Influence of Hormonal State on Behavioral Plasticity in the Fruit Fly Drosophila melanogaster
- Author(s): Lee, Sang Soo
- Advisor(s): Adams, Michael E
- et al.
Developing insects shed old cuticle at the end of each stage by performing a sequence of patterned muscle contractions, a process referred to as ecdysis. This behavioral sequence is initiated by endocrine peptides called “ecdysis triggering hormone” (ETH). Although ETH signaling components persist in the adult fruit fly Drosophila melanogaster, their function(s) during adulthood have not been studied.
To elucidate functions of ETH signaling in adult behavior, I investigated possible roles of ETH-driven hormonal state in learning and memory processes of male Drosophila by using a simple social learning paradigm, courtship conditioning. First, I show that ETH regulates short-term memory performance of males recently rejected by mated females. Adult ETH signaling regulates memory retention through maintenance of juvenile hormone (JH) production. The requirement of JH for normal memory performance is confined to a critical period during the first three days of adult life. JH targets dopaminergic neurons to maintain the short-term courtship memory (STM).
Next, I show that ETH signaling also modulates long-term memory (LTM) formation through pathways distinct from those regulating STM. ETH is necessary and sufficient to induce memory formation through de novo protein synthesis. RNAi knockdown experiments reveal that ETH signaling regulates LTM through both direct and JH synthesis-mediated indirect modulation of memory circuits. As described for emotional memory circuits in the limbic system of mammals, actions of ETH and JH converge mainly in specific mushroom body neuropils to regulate LTM. Since ETH induces calcium mobilization in memory circuit neurons, I propose that the essential nature of hormonal state in regulation of memory circuits involves calcium-dependent mechanisms.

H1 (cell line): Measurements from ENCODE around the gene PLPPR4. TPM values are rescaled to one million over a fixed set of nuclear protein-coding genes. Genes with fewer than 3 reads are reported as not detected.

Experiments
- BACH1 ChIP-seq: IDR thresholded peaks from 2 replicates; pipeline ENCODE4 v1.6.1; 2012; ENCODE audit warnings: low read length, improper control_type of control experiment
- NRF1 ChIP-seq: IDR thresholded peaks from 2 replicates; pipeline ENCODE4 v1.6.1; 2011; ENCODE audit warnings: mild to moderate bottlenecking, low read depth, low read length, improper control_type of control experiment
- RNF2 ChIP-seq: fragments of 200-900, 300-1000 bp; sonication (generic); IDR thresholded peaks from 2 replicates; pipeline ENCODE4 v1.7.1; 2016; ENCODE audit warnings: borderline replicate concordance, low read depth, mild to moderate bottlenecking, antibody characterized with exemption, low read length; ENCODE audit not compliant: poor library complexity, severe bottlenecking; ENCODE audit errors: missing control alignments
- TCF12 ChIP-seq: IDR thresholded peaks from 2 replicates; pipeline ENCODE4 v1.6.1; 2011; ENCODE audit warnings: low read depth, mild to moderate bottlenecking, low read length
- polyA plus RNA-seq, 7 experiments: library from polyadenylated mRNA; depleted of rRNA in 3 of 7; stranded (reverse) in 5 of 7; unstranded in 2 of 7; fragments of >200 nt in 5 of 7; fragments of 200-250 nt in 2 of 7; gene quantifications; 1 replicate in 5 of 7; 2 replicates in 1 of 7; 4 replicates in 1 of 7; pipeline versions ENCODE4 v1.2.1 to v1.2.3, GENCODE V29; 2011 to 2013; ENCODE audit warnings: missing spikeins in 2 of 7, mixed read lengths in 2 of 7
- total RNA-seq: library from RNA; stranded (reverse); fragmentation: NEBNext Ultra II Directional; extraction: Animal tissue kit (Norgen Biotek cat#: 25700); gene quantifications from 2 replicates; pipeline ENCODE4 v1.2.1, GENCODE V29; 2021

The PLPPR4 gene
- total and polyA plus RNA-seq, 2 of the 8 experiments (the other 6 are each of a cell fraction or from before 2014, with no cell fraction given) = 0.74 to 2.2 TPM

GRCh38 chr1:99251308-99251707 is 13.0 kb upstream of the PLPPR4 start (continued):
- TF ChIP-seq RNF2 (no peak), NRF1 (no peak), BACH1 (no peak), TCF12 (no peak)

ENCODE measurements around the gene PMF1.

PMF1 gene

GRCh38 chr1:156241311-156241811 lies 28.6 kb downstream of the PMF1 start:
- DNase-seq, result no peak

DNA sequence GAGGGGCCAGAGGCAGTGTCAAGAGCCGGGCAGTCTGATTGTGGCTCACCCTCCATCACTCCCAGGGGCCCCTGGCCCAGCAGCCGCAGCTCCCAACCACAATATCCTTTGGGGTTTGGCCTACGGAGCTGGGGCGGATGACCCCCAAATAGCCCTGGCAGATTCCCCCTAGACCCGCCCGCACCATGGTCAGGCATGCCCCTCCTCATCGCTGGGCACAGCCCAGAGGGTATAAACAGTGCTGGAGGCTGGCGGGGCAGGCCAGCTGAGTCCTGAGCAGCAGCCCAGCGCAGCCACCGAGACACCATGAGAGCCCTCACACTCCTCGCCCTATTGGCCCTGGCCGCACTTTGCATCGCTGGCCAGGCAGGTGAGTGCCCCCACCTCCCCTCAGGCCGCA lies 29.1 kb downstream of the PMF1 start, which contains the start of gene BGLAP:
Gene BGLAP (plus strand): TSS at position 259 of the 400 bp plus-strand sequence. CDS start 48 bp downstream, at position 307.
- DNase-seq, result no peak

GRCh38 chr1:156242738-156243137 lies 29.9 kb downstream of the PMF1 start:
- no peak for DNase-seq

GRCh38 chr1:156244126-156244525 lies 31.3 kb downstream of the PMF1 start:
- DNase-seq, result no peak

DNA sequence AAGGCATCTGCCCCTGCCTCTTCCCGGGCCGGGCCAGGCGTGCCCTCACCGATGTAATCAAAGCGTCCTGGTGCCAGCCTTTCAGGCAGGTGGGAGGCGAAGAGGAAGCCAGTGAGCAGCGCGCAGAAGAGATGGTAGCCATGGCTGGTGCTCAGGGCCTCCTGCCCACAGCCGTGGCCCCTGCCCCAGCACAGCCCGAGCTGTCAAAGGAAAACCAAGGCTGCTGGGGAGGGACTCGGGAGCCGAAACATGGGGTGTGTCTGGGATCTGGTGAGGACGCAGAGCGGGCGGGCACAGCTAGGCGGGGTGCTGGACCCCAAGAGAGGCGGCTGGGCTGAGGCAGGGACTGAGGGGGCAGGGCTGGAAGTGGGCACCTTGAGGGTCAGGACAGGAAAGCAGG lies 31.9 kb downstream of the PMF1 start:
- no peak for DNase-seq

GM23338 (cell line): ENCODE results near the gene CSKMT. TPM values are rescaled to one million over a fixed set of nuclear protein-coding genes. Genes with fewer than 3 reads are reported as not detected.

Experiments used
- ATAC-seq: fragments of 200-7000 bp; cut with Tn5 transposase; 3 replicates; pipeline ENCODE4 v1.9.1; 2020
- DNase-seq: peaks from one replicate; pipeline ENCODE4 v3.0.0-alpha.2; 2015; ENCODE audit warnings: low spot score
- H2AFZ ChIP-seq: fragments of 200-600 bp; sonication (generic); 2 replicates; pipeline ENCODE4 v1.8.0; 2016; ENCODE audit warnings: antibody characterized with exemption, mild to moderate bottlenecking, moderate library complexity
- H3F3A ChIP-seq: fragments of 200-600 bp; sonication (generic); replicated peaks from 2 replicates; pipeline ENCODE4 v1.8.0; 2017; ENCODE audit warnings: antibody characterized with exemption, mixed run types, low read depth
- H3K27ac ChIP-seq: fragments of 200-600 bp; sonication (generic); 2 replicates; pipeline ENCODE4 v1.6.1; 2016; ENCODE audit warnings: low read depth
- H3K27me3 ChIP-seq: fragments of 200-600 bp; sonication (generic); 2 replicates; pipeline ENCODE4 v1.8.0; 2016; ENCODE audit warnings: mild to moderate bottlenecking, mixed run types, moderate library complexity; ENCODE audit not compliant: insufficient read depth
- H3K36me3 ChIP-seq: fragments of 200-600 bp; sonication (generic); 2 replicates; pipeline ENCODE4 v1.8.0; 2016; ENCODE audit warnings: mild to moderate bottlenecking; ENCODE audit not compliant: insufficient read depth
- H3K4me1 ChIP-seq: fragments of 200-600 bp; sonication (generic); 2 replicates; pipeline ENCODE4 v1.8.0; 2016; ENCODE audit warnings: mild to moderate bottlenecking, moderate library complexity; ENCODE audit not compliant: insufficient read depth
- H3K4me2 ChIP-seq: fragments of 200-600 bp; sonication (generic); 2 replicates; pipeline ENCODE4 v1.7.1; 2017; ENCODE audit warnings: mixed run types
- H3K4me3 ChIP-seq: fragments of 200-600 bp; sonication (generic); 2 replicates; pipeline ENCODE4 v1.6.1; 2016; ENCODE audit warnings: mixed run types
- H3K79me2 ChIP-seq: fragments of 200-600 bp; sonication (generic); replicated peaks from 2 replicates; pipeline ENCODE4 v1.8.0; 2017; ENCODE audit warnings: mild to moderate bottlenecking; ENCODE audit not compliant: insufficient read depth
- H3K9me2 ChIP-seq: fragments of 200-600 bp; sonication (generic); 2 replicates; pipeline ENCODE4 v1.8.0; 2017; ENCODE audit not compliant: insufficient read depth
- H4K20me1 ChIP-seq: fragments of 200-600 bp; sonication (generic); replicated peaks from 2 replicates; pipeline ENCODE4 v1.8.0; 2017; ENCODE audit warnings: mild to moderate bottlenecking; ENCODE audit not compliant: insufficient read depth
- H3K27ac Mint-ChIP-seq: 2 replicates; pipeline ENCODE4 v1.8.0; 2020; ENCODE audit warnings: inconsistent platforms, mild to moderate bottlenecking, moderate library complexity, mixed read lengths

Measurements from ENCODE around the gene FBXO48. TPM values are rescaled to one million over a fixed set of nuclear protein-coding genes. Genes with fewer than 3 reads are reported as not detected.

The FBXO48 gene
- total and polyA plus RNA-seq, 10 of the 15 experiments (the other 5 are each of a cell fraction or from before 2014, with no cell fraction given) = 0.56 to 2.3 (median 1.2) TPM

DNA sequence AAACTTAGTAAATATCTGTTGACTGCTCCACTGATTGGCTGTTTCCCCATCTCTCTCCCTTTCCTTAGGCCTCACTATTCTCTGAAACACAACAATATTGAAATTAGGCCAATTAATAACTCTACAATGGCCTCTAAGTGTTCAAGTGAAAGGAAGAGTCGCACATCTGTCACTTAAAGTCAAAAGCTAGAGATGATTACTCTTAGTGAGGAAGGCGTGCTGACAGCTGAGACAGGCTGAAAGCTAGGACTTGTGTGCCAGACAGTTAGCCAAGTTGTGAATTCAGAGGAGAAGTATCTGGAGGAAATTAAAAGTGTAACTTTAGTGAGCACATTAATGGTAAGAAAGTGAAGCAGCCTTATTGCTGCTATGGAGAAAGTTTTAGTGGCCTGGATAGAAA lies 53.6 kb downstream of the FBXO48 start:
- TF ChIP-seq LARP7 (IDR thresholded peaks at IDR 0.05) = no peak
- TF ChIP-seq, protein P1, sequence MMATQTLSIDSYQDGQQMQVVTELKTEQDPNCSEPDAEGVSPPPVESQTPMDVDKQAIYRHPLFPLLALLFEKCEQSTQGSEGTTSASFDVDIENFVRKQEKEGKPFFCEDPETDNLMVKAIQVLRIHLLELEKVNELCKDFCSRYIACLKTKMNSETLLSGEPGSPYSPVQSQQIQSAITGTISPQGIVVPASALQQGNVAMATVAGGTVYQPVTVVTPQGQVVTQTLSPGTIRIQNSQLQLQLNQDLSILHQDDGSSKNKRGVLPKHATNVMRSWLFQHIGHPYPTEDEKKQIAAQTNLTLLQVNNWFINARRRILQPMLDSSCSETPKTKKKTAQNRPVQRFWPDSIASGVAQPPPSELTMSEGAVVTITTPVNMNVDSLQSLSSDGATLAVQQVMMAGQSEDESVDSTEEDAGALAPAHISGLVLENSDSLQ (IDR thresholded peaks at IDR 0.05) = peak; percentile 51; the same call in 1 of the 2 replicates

Although ETH promotes calcium mobilization in target cells, the intracellular signal transduction machinery induced by ETH receptors is largely based on logical inference. To investigate the specific steps in ETH receptor (ETHR)-induced signaling within target neurons, I used the pupal ecdysis sequence of Drosophila as a bioassay system. I identified a series of putative downstream G protein-coupled receptor (GPCR) signaling steps in pupal ETHR-expressing bursicon neurons. I also show that ETH-driven internal calcium mobilization is dependent on calcium influx from the extracellular space, possibly by promoting TRP channel activities, which provides a new link between the ETHR-driven intracellular cascade and membrane channels important for induction of electrical activity in target neurons.
Lastly, I describe that neurons expressing the neuropeptide crustacean cardioactive peptide (CCAP) have different functions in adult male and female Drosophila. In males, activity of CCAP neurons is important in gender recognition. Chemical signaling from CCAP neurons is required for suppression of abdominal contractions during the courting. In females, CCAP neurons are important for oviposition. In particular, regulate oviposition and choice of oviposition site. This finding contributes new insight into neuropeptide-based sexual dimorphic behaviors.
In summary, my dissertation work reveals functions for circulating peptides acting on the CNS to regulate behavioral plasticity of Drosophila.